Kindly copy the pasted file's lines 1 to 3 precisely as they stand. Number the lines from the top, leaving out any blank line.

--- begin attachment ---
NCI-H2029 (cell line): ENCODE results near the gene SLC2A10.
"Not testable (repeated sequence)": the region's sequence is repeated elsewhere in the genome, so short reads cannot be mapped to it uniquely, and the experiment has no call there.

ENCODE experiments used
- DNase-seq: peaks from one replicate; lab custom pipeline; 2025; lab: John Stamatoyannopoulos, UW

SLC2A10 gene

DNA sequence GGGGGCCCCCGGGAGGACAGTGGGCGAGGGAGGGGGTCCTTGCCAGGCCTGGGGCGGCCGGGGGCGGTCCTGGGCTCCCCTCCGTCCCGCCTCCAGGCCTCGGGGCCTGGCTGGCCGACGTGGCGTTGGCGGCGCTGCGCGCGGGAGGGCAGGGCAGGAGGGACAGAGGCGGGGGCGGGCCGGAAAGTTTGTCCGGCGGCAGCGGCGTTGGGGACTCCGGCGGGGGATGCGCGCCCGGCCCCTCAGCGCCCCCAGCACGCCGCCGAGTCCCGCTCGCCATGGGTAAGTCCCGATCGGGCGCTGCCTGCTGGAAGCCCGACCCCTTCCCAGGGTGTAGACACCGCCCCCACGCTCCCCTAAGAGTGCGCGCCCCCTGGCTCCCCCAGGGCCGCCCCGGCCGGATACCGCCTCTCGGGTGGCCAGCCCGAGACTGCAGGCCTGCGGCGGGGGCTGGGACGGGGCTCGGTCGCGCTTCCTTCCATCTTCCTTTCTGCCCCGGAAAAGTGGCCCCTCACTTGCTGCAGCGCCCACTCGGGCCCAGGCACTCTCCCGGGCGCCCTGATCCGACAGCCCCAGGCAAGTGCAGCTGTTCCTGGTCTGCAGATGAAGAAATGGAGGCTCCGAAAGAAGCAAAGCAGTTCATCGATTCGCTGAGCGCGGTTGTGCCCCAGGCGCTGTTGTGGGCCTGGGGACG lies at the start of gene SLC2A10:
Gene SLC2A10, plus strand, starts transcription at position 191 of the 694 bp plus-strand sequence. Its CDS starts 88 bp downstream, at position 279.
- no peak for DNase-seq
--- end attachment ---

NCI-H2029 (cell line): ENCODE results near the gene SLC2A10.
"Not testable (repeated sequence)": the region's sequence is repeated elsewhere in the genome, so short reads cannot be mapped to it uniquely, and the experiment has no call there.

ENCODE experiments used